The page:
World Series diary: Game 5


I turned on the TV just in time to see David Eckstein lead off Game 5 with a single. Eckstein's a wonderful story, of course, but it's still hard for me to think he isn't better suited to second base. You watch him throw, and you wonder how many infield singles resulted from his weak arm.

On the other hand, the Angels had a pretty good Defensive Efficiency Record this season -- that is, they turned a high percentage of batted balls into outs (the best in the majors, by the way) -- so maybe Eckstein's not so bad after all.

The other thing I always think when I see Eckstein is how stupid Dan Duquette was to waive Eckstein two years ago.

Kenny Lofton led off the bottom of the first with a base hit, thus making Dusty Baker look like a genius. Because in my mind, there was no logical reason to start Lofton rather than Tsuyoshi Shinjo.

Jarrod Washburn's pitching for the Angels tonight, and Washburn's a lefty. This season, Shinjo posted an 819 OPS against lefties, while Lofton was awful: 661 OPS. What's more, if you've been watching the Giants for the last few weeks, you know that Lofton has become an awful center fielder, with every flyball an adventure and every line drive a potential disaster.

So if you can improve your offense and your defense, why wouldn't you make the switch? You got me. Sometimes it's better to be lucky than good.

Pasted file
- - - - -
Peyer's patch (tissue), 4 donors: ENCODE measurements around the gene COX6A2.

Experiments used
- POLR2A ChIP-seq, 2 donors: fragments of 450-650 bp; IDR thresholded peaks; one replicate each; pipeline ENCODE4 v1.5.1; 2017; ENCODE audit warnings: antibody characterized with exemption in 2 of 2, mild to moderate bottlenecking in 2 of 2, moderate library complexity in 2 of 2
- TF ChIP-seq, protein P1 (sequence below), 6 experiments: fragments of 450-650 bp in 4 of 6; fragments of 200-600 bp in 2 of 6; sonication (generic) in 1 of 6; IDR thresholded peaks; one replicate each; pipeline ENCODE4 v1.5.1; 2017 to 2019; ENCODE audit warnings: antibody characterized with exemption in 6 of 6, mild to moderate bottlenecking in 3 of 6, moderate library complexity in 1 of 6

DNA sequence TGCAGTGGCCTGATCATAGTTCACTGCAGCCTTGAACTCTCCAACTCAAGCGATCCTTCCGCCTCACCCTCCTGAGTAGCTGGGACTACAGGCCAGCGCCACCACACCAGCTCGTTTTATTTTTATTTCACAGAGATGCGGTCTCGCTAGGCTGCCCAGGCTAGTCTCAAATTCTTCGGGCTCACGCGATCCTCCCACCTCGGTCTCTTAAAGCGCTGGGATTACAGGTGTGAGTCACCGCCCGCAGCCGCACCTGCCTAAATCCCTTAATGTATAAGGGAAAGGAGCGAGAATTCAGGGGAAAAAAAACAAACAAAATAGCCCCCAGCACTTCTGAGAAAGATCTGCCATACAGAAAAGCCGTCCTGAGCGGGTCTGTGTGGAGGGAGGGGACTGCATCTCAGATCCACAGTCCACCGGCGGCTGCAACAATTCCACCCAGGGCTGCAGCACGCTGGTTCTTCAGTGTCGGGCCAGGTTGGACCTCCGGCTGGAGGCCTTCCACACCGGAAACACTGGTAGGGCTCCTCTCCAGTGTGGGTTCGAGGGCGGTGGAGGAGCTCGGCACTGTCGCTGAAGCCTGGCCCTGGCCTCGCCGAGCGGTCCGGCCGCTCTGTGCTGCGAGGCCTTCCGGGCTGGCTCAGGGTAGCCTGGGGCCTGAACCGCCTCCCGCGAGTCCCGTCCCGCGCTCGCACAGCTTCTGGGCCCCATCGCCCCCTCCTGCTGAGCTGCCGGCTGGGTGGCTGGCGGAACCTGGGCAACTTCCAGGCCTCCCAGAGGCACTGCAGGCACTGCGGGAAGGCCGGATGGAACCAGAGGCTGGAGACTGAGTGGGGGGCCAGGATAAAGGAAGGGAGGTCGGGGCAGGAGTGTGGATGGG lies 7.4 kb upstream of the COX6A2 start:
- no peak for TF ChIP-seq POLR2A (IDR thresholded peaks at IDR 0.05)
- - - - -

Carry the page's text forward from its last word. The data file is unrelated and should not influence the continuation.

See, I told you the Giants kill left-handed pitchers. Washburn just walked David Bell with the bases loaded. It was the fourth walk of the half-inning, and gave the Giants a 3-0 lead. And if Jason Schmidt hadn't batted after Bell, who knows how many runs the Giants would have scored.

Lofton singled again. If he doesn't butcher a play in center field tonight, I'm going to look pretty stupid.

Maybe Dusty knows that Shinjo was the better choice, but figures that he'll need Lofton in Game 6 and maybe Game 7, both of which will be started by right-handed Angels. And given Lofton's well-known reluctance to sit on the bench in good humor, maybe he has to play tonight to play well this weekend. Dusty's the manager, and that's the kind of stuff he's supposed to know.